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Copts fleeing North Sinai for Port Said over terror threat reach 93: Archbishopric

Ahram Online , Sunday 5 Mar 2017
Displaced Coptic families with the governor of Port Said (Photo: ahram)
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Views: 3579

The number of Coptic families who have fled North Sinai’s Arish for Port Said after a series attacks on Christians has risen to 28 families with 93 members, priest Armia Fahmy, the spokesperson of the Port Said Coptic archbishopric, told Ahram Arabic website on Sunday.

Fahmy says that the families have been housed at the International Scouts Camp, as well as in homes provided by the Mar Girgis Church in Port Fouad and at the city’s relief centre. A number of students have been enrolled at different Port Said schools, with some already attending classes.

The spokesperson said that the Bishop of Port Said thanked the governorate and security officials for providing assistance to the families, and added that the number of fleeing families is expected to increase, therefore requiring more housing.

At the start of this month, the number of Copts who have fled North Sinai to the city of Ismailiya had risen to 143 families.

The cabinet had said earlier that a total 118 Coptic families have fled North Sinai, 96 of whom were given shelter in neighbouring Ismailiya, eight in Qalioubiya, 12 in Assiut, and two in Cairo.

The recent series of killings in North Sinai came after the Egyptian affiliate of the Islamic State militant group called on its supporters to attack Christians across the country in a video in which it claimed responsibility for a deadly attack on a church in Cairo in December.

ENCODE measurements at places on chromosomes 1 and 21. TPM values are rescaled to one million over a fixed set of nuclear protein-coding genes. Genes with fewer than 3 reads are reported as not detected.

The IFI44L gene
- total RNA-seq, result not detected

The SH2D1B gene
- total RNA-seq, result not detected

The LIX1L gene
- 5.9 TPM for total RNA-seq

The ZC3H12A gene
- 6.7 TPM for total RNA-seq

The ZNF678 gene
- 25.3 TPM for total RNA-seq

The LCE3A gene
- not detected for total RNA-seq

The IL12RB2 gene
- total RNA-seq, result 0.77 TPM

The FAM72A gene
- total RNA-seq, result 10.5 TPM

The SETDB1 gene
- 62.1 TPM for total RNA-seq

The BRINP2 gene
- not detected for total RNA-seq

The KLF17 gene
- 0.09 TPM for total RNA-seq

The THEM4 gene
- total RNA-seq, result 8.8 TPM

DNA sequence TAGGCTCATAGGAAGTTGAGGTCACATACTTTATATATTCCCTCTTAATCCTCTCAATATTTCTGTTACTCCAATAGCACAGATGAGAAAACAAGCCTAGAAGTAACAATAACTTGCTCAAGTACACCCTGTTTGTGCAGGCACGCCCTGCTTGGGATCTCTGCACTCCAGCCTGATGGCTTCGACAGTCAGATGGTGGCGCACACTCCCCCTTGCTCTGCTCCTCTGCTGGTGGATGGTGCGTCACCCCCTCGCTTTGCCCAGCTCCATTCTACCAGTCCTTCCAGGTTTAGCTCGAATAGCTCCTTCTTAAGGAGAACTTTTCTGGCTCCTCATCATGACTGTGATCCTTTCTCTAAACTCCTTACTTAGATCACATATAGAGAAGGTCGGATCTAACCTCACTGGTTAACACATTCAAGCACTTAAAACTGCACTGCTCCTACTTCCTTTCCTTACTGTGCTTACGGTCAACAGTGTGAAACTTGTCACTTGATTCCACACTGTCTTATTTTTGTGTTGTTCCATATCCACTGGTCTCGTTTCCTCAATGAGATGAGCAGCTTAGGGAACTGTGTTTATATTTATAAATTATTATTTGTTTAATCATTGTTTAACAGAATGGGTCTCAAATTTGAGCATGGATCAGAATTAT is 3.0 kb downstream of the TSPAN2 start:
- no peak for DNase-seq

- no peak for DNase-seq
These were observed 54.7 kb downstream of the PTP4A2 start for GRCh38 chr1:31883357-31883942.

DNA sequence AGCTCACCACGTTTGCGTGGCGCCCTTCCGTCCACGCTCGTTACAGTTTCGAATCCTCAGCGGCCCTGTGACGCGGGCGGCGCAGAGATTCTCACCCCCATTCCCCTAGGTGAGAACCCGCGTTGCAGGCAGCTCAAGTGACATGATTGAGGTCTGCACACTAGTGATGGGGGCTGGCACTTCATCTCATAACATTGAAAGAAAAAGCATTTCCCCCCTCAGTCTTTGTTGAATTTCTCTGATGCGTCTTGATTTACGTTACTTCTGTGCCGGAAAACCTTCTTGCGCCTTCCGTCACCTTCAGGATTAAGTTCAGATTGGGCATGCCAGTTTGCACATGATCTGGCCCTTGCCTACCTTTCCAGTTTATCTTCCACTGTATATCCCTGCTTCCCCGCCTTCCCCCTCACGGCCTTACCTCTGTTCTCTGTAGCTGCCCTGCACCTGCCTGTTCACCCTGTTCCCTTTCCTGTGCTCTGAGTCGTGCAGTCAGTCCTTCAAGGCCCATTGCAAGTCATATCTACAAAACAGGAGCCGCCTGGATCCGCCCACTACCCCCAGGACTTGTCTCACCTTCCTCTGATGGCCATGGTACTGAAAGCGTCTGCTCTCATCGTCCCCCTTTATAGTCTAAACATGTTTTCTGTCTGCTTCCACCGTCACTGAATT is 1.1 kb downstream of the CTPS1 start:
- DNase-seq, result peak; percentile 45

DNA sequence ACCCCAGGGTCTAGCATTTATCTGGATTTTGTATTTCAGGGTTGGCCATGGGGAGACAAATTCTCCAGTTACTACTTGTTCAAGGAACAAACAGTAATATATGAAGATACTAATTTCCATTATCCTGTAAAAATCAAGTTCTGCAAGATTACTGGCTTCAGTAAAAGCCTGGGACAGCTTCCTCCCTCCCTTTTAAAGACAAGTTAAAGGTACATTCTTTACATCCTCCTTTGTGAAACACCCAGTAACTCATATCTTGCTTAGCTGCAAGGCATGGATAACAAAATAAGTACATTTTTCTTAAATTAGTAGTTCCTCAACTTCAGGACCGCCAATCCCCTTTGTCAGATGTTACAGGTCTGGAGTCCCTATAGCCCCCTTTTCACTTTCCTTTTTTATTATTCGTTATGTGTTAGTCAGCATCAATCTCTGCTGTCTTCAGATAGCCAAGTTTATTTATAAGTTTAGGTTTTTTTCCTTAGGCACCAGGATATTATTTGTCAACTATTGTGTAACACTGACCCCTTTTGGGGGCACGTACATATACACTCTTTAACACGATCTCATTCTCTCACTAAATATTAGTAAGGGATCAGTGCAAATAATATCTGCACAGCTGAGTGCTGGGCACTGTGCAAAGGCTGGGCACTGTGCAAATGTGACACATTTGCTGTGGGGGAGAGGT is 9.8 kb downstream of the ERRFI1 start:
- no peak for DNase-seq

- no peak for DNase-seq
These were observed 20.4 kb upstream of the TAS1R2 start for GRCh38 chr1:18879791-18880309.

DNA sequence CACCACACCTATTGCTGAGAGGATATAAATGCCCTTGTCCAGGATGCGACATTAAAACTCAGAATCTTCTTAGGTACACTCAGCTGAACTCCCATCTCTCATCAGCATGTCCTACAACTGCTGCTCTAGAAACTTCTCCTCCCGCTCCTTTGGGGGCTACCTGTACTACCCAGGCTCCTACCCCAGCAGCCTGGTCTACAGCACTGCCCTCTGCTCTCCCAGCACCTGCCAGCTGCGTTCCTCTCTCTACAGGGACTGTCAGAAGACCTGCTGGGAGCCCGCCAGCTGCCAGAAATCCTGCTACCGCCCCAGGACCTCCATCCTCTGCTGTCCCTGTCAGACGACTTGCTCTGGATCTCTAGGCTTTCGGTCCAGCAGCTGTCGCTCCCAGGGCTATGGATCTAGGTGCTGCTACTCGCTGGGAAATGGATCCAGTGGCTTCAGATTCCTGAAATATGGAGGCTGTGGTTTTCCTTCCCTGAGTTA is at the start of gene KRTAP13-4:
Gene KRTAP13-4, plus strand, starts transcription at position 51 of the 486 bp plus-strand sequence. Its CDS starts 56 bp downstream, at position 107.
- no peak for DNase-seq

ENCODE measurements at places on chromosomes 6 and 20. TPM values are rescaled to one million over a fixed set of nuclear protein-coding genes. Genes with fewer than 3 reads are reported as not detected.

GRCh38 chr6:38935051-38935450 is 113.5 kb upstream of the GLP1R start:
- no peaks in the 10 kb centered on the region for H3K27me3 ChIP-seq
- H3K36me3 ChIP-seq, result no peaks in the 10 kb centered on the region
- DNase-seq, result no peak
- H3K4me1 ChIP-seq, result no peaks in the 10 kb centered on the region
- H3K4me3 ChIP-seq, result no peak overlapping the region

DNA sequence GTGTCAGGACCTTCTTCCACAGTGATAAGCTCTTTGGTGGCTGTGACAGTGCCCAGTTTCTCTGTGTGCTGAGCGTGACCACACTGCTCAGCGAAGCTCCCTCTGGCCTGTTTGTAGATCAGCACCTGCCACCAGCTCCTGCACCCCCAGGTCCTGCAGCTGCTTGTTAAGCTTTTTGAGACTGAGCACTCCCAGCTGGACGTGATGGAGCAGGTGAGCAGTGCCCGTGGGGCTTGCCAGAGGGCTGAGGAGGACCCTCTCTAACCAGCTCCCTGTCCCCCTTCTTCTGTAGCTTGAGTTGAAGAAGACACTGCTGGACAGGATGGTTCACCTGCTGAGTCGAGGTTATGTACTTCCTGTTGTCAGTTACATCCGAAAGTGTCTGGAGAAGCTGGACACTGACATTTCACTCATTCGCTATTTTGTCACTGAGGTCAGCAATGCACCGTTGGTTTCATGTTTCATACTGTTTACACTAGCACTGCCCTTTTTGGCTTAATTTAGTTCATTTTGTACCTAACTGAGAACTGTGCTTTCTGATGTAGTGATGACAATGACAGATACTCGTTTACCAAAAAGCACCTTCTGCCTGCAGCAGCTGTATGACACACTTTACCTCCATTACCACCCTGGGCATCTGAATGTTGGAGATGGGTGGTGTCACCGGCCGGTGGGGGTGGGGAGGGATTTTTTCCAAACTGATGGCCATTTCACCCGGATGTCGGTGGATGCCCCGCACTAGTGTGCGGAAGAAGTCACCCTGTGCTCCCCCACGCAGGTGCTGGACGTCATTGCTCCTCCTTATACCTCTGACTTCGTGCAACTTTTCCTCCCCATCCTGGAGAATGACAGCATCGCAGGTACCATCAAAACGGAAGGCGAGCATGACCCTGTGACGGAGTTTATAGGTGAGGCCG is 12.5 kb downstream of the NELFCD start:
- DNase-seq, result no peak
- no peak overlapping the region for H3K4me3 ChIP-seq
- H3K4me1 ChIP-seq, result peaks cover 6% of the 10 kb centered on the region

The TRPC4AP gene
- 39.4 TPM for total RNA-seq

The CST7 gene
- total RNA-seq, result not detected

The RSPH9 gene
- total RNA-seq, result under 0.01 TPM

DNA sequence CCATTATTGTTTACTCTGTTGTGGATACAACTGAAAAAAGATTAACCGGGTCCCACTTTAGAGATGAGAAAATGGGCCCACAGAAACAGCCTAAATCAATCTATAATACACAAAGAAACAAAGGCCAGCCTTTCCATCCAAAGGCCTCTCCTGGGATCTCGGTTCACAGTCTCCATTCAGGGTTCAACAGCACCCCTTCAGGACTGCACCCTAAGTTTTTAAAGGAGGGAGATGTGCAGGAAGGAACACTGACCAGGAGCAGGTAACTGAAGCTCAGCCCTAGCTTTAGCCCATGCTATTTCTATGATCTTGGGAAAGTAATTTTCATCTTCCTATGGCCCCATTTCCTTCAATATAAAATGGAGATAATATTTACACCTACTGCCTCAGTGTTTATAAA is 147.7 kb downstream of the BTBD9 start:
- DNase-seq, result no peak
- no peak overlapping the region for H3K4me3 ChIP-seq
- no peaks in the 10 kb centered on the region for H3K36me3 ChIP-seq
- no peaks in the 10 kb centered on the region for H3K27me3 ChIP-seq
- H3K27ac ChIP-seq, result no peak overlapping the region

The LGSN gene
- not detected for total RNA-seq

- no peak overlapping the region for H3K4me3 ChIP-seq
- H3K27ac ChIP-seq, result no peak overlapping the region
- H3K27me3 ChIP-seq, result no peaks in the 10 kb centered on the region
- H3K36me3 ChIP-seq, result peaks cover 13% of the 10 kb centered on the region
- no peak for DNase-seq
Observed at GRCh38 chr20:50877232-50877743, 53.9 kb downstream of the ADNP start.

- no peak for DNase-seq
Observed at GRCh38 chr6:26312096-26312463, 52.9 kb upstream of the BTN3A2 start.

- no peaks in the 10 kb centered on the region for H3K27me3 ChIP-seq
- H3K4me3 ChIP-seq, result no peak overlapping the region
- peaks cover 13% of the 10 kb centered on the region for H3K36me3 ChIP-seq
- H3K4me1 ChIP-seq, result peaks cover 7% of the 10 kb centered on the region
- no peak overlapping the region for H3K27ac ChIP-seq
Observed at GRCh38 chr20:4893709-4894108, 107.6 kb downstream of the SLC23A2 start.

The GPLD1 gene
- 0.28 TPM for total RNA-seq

Several days after the video was released, three Christians were murdered in Arish, bringing the number of Christians killed in North Sinai in the last month to seven.

Several of the killings have been claimed by Islamic State-affiliated militants.

Sectarian violence against Christians – who make up around 10 percent of Egypt’s population – is not uncommon.

Local human rights watchdog Egyptian Initiative for Personal Rights reported in August 2016 that in the first eight months of that year, 10 incidents of sectarian violence had taken place in the governorate of Minya, which has a relatively high number of Christian.

On Tuesday, Egyptian President Abdel-Fattah El-Sisi said that his government is providing all possible help to residents of Arish, who he said were being targeted as part of a “cowardly plot by evil people” designed to undermine national unity and confidence in the state.


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